Figure 4.1.3 Herpetic Uveitis

Figure 4.1.3
Herpetic Uveitis

Atrophy of the posterior pigment epithelium has led to extensive transillumination defects

v. Lens

Note the presence of cataract and its type. Cataract may be present due to inflammation or its treatment with steroids. Comment on position of any posterior synechiae, e.g. 3-9 oclock. If an intraocular lens (IOL) is present, note capsular adhesions and opacification.

vi. Anterior Vitreous

Grade cells in the anterior vitreous the same as in the AC by pushing the slit lamp beam posterior to the lens. Note the colour of cells – brown pigmented cells suggest old inflammation, whereas white cells are generally acute. These are finer and more uniform than the tobacco dust (Shafer’s sign) from a retinal break or tear and are not the same as red cells from vitreous haemorrhage. Atypical large cells may indicate vitreous lymphoma or chronic endophthalmitis.

3. Vitreous

Grade vitreous opacity:

0

Clear posterior segment details

0.5

Trace (disc margin blurry or RNFL not visible)

1 +

Mild (retinal details just visible)

2 +

Moderate (retinal vessels just visible)

3 +

Severe (disc just visible – “headlight in the fog”)

4 +

Very Severe (optic disc not visible)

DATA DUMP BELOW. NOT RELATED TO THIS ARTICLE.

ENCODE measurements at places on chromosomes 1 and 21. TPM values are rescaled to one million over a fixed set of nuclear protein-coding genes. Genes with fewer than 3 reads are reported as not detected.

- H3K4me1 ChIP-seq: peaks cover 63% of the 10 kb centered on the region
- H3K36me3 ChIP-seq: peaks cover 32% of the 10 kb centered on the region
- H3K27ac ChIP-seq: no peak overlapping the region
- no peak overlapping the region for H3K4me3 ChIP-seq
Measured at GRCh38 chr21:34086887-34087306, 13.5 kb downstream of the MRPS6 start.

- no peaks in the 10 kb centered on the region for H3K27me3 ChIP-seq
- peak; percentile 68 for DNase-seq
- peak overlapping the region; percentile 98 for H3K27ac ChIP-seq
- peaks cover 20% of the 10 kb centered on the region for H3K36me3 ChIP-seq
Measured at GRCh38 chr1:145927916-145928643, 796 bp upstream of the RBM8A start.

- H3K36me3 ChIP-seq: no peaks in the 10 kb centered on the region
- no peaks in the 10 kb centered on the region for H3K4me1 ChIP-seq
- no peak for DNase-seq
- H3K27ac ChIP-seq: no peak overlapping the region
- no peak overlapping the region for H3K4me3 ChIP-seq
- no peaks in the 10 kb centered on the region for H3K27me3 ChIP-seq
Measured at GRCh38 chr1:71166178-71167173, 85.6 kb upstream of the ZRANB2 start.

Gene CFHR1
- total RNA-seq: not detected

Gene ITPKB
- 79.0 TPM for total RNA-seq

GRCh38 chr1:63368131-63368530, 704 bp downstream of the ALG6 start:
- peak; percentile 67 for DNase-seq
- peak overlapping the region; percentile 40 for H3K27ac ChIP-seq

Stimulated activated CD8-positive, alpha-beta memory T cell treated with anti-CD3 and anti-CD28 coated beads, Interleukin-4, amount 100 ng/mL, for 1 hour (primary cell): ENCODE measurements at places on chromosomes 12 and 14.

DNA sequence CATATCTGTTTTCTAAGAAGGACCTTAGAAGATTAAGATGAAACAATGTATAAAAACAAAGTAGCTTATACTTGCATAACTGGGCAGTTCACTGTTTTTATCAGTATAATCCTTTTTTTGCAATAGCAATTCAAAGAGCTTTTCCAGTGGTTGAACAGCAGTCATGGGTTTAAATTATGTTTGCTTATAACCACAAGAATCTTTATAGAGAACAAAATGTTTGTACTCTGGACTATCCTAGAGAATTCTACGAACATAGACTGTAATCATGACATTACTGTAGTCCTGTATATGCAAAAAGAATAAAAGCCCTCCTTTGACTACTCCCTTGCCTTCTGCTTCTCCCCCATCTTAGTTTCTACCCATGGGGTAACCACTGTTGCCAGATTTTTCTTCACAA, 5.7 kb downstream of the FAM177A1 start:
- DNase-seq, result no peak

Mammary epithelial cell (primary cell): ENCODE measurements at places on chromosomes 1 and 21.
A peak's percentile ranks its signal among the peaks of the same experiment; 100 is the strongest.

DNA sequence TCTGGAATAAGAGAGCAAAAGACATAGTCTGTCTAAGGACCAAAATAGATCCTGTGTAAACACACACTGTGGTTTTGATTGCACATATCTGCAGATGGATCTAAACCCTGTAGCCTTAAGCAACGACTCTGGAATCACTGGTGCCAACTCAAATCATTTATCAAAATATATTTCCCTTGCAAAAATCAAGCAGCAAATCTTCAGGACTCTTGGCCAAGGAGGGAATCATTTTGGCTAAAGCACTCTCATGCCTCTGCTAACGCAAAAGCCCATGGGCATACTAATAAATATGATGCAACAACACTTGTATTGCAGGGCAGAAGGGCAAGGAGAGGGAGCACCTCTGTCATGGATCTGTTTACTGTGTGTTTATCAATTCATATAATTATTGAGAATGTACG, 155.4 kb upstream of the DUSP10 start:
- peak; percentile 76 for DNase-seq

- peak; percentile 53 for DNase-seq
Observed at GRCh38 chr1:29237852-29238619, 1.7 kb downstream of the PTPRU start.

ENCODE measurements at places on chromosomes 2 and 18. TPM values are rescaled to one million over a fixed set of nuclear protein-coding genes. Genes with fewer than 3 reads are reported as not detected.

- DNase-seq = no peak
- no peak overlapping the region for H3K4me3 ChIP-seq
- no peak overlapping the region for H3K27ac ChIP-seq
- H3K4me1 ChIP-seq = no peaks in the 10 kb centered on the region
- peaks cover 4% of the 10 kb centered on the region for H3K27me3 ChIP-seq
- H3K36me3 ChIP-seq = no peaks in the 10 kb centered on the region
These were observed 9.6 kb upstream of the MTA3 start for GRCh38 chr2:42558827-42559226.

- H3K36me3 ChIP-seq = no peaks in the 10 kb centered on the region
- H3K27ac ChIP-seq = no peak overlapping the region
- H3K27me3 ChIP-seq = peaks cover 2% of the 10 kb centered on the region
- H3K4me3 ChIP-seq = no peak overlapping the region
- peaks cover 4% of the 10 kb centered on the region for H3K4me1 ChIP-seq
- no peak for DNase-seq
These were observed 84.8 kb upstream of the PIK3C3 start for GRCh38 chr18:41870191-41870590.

Also assess for snowballs, pars planitis (may require scleral indentation) and pre-retinal cells (which can be seen with a thin, bright, angled slit beam focussed just anterior to the retina with high magnification)

4. Macula

Look for the signs of inflammation (cystoid macular oedema (CMO), macular star, retinitis, vasculitis) and complications of inflammation (scars, atrophy, pigment migration, choroidal neovascularisation (CNV). Many patients with chronic posterior segment inflammation will have a degree of CMO contributing to vision loss.

5. Optic Disc

Assess for glaucomatous findings and neovascularisation.

6. Retinal Vessels

Look for active inflammation, stigmata of past inflammation and neovascularisation. Differentiate between arteritis (specific) and phlebitis (non-specific). Note the distribution of any changes (peripheral vs central, focal vs generalised, proximity to scars) to narrow the differential diagnosis.

7. Retinal Periphery

Look for scars or atrophy and neovascularisation

8. Optic Nerve Function

The pupils will almost certainly have been dilated in uveitis patients, therefore request the pupil findings prior to dilation and whether a RAPD was present or not. One can also test for redness and brightness saturation